Rebuilding Riddle: Gut That House or Give It Up

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Volunteer construction workers with Habitat for Humanity cut wood for newly constructed homes August 23, 2006, in the Upper Ninth Ward of New Orleans, Louisiana.

Real estate agent Diane Ragan flips through some property listings online and finds some bargains not far from Old Metairie, a suburb west of New Orleans with million-dollar Mission Revival and English Tudor mansions. She points out a three-bedroom "cottage" with an asking price of $137,000 — down about a third from pre-storm prices. Even though the house took on nearly five feet of water after Katrina, she figures a young couple, professionals most likely, will grab it as a fixer-upper — or demolish it and build the home of their dreams.

Yes, it's true, only a year after Katrina, some people are crazy enough to be buying back into New Orleans. Whole swaths of the city may still be covered in caked mud and mold, but prices are up in areas like Uptown with its historic homes and Downtown with its contemporary lofts. KB Homes has model homes open in the suburbs.

The grimmest real estate market remains New Orleans East, where debris, rats and compromised water and sewer lines are making sales — and cleanup — difficult. But even in areas like middle-class Lakeview, where the sea of "For Sale" signs can be daunting (one in three houses, by some estimates), speculators are moving in to buy property — sometimes a whole block at a time — with the classically American conviction that this devastation is a buyer's market not to be missed. "It's the young crowd — 20-, 30- and 40-year-olds who are coming back and making things happen in New Orleans," says Ragan confidently. She should know; a 40-something, she's one of them.

On the eve of the Katrina anniversary, President Bush sat down to a dinner of crawfish etouffe and fried chicken at Mother's Next Door in downtown New Orleans to hear about the concerns of local and state officials. But out in the still-dark neighborhoods, homeowners had a far more pressing worry — a city deadline Tuesday to gut their houses. Those left open and in ruins face possible demolition. The deadline — part of the city's Good Neighbor Program — is meant to allay fears that some areas will end up with "jack-o-lantern" development, one or two rebuilt houses amid a block of devastation. But because Mayor Ray Nagin favors a "market-driven solution", residents aren't really sure which neighborhoods will come back. On Monday, competing development groups — representing the mayor, city council and, indirectly, the Louisiana Recovery Authority — finally signed an agreement to stop squabbling and put together a citywide development plan, which might offer some direction for future growth. The new deadline? Well, hopefully, before 2007.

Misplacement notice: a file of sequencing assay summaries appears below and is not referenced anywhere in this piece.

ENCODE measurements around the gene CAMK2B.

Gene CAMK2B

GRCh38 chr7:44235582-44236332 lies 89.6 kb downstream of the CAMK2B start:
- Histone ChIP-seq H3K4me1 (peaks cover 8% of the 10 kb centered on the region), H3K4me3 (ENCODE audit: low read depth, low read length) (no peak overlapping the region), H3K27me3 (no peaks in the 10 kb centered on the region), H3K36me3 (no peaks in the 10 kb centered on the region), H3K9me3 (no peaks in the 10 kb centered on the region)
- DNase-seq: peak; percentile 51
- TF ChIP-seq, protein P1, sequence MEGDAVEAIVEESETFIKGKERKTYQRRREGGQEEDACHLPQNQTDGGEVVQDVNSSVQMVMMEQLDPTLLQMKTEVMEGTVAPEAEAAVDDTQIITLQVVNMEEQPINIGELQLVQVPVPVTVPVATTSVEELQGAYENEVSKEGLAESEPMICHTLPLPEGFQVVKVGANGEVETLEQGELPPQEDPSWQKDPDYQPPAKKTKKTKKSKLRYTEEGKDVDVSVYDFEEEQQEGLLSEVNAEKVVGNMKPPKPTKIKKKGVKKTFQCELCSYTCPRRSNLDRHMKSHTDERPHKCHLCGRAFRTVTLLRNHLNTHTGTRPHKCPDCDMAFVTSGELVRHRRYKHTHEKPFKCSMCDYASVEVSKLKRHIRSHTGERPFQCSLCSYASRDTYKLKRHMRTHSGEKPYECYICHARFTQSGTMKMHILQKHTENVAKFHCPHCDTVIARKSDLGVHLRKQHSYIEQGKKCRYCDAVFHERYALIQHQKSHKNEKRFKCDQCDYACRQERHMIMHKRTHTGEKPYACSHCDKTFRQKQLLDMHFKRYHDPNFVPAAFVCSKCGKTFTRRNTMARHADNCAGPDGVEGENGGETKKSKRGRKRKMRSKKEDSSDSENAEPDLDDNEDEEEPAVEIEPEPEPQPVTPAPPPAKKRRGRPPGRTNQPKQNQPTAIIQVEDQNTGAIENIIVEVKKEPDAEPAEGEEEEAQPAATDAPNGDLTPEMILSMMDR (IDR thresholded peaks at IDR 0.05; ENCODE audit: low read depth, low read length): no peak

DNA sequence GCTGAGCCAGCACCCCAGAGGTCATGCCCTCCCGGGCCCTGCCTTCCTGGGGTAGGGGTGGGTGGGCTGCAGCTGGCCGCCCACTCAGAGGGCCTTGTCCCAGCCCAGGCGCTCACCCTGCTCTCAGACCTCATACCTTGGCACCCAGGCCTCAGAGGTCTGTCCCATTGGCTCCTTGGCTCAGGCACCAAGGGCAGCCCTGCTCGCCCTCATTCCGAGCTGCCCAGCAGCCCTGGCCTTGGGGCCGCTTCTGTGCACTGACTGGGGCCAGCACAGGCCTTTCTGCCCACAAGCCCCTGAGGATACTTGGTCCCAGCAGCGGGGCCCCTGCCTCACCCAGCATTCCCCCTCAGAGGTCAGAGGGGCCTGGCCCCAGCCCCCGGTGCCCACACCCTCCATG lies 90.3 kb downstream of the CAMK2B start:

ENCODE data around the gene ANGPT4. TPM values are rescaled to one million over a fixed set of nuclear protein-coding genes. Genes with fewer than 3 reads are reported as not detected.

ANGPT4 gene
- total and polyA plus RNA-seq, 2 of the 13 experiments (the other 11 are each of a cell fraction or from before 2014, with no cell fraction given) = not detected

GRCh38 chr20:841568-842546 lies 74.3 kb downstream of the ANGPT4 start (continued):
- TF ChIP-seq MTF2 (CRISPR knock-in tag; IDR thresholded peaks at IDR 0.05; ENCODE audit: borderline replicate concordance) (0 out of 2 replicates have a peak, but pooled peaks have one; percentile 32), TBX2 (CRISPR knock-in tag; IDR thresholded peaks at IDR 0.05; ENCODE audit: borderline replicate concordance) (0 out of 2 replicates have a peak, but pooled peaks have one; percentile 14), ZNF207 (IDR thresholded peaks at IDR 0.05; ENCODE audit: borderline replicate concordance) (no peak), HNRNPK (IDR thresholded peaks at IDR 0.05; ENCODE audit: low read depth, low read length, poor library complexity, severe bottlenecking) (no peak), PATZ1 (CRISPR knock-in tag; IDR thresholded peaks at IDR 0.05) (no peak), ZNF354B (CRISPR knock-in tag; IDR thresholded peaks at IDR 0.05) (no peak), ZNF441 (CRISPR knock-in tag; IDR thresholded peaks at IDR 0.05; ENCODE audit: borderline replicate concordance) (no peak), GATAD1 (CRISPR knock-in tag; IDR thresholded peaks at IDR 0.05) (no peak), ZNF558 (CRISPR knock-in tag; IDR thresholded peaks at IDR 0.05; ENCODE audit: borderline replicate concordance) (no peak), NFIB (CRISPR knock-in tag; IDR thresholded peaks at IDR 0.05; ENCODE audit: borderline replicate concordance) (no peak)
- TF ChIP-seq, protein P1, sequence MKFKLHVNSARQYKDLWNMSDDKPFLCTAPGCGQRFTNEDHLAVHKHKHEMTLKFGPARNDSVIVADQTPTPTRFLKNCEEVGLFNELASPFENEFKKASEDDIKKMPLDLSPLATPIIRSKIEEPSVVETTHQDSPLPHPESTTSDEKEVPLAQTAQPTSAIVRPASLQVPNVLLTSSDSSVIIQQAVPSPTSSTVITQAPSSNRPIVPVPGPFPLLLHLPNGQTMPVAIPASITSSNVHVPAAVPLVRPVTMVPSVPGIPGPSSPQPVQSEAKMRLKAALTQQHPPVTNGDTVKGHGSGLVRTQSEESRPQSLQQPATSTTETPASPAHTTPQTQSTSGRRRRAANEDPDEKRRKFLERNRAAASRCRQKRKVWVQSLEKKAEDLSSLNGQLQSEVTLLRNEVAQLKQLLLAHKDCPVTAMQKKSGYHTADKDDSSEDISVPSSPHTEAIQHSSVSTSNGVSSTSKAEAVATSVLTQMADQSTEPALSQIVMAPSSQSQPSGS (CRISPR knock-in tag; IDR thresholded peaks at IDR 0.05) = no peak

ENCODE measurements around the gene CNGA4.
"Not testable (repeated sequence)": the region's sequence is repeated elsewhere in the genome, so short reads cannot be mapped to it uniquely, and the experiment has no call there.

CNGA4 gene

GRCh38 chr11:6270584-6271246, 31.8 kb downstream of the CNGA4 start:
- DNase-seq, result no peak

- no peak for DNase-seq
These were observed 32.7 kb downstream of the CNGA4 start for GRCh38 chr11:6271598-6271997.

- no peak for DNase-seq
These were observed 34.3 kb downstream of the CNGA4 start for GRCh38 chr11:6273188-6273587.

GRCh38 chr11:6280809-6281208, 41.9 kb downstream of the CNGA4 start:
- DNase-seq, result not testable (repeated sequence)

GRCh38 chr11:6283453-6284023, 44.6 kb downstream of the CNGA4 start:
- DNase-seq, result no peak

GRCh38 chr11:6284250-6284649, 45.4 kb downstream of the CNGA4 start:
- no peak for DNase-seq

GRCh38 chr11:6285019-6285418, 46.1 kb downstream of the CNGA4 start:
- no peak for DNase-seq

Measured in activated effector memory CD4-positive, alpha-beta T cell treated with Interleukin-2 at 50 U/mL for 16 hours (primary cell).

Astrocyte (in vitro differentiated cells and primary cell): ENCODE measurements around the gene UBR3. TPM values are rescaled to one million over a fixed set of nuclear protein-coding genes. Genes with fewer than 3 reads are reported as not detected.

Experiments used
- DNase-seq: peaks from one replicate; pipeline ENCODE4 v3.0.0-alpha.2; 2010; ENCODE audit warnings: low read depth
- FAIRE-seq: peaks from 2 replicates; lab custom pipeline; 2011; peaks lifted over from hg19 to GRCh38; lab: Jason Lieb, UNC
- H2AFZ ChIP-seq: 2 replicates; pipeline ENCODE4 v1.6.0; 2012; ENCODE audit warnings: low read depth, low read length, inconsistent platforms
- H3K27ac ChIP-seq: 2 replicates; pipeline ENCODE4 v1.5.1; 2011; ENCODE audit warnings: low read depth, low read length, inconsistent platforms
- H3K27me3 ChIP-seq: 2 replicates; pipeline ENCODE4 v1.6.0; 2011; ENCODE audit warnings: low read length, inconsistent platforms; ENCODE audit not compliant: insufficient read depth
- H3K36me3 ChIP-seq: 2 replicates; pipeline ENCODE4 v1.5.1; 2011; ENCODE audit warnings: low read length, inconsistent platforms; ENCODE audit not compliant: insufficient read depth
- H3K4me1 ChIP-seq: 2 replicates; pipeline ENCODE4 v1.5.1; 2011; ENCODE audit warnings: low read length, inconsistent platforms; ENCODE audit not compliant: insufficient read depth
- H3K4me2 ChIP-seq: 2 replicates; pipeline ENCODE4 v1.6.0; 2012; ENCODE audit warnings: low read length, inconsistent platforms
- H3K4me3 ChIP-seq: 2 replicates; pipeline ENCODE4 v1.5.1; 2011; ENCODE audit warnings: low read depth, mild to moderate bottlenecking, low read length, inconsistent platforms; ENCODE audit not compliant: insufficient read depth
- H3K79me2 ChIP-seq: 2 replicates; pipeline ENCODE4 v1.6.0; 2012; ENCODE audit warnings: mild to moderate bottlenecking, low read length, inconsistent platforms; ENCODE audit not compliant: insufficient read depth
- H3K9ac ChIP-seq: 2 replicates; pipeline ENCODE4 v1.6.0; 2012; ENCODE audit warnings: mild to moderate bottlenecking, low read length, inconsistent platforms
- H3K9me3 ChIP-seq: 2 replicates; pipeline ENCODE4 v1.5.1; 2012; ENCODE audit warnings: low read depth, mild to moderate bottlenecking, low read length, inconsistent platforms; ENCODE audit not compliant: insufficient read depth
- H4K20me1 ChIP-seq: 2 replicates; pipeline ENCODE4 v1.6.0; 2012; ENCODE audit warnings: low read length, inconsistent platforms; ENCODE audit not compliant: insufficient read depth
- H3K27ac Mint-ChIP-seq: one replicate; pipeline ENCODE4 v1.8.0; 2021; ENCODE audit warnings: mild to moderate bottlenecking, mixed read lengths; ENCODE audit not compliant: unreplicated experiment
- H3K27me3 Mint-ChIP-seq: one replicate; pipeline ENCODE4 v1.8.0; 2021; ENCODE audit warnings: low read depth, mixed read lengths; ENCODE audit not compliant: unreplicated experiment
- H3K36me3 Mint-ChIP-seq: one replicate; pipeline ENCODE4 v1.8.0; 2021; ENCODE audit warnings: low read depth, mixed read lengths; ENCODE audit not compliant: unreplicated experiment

Kurt Werling, for one, has had it with waiting. The 33-year-old construction company owner left his pregnant wife in Houston six weeks after Katrina and went home to Lakeview. He had his two-story house gutted, sanitized and treated for mold in October. His new lawn was in before Thanksgiving, but all around him were devastated houses. Neighbors said they were waiting for insurance money or a government handout, but mostly, he thinks, "it was just indecision." Intent on saving their subdivision, he and neighbor Al Petrie, 53, decided to form a limited liability company (LLC) to buy up nearby properties to redevelop. By showing that it could be done, says Werling, "we figured we would have the block rebuilt 18 months after the storm."